Thus, each of the recess 24 of the regions 22 function to cause an emission of light out from the opposing side of the illuminator 10. By utilizing more than one recess 24 to form a recess region 22, a larger amount of light is directed out of the illuminator. Depending on the amount of light which is desired to be emitted in this manner, a single recess may be formed in the fiber optic, or numerous recesses 24 may be formed at spaced apart locations.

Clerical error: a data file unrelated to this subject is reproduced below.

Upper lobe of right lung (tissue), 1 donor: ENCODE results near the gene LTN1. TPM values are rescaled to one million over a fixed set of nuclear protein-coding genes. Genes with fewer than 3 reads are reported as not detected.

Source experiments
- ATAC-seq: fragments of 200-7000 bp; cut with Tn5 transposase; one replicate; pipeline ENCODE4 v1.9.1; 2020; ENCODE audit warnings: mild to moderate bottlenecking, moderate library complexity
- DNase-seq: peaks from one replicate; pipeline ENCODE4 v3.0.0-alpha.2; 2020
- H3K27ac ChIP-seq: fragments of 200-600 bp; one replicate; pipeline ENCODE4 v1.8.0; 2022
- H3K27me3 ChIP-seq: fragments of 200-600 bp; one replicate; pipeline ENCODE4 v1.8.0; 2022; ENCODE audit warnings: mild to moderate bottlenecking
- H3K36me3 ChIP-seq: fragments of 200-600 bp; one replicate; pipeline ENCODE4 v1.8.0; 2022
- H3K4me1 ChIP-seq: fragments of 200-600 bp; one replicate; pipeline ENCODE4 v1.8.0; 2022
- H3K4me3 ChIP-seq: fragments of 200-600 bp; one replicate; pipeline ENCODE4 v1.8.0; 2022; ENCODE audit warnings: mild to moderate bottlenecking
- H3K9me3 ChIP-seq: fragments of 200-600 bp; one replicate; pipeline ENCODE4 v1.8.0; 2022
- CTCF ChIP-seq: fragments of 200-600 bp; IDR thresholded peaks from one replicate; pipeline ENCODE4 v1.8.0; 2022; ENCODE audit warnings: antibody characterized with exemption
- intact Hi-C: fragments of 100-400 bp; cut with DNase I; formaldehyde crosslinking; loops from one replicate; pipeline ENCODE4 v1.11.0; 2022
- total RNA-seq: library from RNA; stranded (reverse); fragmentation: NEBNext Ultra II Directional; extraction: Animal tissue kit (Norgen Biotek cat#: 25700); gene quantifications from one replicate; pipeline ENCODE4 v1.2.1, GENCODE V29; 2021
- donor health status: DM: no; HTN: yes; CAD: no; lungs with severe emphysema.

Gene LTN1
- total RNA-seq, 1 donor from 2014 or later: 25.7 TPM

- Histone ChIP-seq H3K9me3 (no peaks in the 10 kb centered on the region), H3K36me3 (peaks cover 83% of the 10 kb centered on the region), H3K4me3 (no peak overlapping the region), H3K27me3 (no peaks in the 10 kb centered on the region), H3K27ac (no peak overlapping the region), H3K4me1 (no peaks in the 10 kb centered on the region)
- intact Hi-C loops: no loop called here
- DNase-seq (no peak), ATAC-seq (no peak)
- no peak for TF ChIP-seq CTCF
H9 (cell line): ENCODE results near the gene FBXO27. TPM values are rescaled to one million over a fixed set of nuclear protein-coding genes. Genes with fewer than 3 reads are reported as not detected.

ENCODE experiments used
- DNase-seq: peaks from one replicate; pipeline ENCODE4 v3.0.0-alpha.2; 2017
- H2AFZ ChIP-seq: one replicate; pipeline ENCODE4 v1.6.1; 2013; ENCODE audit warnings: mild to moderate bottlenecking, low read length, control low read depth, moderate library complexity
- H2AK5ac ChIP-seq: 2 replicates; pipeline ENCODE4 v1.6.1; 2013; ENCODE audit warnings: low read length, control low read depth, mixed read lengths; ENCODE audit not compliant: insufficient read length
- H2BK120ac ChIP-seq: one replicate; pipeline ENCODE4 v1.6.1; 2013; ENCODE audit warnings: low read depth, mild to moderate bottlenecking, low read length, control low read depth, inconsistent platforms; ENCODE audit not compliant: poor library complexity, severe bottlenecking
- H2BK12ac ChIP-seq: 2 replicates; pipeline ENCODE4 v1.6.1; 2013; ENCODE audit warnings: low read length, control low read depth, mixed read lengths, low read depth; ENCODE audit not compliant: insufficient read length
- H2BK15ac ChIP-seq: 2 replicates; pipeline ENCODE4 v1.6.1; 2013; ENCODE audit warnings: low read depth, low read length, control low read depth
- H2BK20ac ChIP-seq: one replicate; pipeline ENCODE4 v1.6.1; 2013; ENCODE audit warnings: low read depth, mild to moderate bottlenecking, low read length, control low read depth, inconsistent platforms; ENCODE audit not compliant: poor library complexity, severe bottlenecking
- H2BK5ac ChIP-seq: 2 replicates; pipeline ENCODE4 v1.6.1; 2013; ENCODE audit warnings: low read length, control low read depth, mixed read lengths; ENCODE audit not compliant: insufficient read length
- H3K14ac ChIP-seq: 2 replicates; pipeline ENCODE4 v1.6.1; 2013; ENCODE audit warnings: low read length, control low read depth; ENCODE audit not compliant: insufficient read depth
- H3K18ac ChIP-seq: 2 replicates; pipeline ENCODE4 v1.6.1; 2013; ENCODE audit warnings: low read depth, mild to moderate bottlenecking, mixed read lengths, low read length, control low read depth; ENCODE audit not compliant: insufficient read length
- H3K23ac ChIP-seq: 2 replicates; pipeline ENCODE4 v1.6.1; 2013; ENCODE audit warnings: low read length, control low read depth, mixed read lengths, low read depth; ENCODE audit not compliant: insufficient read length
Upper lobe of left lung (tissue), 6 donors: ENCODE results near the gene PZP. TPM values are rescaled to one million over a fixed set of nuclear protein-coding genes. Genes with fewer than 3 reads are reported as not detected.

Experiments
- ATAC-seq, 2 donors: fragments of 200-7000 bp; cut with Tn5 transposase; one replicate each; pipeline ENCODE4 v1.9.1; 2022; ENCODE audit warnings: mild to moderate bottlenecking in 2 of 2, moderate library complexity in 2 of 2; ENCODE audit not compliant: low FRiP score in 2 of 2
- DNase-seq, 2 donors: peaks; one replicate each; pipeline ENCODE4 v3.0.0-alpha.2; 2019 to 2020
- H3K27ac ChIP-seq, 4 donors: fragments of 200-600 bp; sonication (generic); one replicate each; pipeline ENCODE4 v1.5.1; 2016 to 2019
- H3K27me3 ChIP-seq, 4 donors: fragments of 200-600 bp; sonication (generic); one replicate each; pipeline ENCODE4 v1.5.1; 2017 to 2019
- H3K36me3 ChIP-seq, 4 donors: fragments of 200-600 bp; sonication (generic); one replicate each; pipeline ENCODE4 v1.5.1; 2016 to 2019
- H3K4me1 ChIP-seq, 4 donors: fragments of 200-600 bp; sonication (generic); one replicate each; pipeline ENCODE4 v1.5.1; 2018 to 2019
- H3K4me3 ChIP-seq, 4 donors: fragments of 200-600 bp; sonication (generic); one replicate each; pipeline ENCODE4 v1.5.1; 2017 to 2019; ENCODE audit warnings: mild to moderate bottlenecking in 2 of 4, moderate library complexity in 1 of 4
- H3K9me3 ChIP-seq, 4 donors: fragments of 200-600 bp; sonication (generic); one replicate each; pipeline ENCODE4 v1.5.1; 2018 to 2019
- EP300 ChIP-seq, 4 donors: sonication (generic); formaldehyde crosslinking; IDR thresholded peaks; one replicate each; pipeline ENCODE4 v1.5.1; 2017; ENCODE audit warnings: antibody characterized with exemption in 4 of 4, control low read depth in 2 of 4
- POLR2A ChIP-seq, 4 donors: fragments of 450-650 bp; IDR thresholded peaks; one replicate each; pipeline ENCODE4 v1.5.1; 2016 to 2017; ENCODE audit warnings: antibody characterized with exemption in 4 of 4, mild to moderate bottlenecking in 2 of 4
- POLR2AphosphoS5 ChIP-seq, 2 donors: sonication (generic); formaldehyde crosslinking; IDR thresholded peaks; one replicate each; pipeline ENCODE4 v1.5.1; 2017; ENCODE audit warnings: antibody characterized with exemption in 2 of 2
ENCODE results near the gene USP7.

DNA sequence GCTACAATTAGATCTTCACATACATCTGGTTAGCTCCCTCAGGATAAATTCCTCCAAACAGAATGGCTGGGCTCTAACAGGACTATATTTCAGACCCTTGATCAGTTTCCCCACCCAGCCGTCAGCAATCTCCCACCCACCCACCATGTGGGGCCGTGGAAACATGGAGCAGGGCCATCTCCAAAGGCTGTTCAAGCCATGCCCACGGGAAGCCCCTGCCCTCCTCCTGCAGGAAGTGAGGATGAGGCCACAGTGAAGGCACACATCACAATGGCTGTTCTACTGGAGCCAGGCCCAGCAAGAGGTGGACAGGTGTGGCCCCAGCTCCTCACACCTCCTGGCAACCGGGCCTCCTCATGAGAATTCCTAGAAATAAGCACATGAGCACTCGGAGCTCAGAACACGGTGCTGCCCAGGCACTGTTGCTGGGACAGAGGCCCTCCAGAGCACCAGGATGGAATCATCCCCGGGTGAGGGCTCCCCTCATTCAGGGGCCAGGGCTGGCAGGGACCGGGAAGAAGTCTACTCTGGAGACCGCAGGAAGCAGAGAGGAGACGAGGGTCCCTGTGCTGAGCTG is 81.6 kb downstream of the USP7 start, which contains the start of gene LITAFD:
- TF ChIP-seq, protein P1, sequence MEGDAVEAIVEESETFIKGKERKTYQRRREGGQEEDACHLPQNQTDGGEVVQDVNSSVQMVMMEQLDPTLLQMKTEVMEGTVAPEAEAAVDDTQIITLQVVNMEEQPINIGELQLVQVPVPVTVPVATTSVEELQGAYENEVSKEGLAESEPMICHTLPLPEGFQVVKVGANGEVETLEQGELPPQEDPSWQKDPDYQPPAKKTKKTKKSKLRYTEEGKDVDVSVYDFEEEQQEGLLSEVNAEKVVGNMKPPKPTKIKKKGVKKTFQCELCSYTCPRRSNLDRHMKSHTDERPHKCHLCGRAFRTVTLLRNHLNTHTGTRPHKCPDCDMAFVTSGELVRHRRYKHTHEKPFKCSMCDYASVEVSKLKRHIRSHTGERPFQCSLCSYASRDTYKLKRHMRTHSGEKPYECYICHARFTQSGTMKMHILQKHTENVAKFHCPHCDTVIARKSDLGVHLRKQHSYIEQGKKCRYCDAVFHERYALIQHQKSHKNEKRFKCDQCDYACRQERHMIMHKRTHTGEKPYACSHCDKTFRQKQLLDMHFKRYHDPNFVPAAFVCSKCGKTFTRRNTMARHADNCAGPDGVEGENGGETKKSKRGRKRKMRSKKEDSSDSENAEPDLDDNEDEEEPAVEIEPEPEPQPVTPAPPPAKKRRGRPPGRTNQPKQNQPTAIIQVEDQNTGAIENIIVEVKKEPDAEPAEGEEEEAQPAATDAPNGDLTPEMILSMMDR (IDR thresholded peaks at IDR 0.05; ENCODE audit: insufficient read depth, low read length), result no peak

The individual recesses 24 of the defined region 22 are preferably formed in a manner to insure that when the fiber optic being used to construct the illuminator 10 includes an outer cladding 14 that this outer cladding 14 remains intact. That is, the manner by which the individual recesses 24 are formed should insure the integrity of the cladding 14. Methods useful for manufacturing the optical illuminator 10 of the invention in this manner include, but are not limited to, the various cast molding processes or injection molding process, whereby an optical fiber is continuously molded with one or more of the defined regions 22 of recesses 24 being formed during the molding process, or by a hot or cold embossing method where the individual recesses 24 are formed by deforming the surface of a virgin fiber optical rod at desired locations.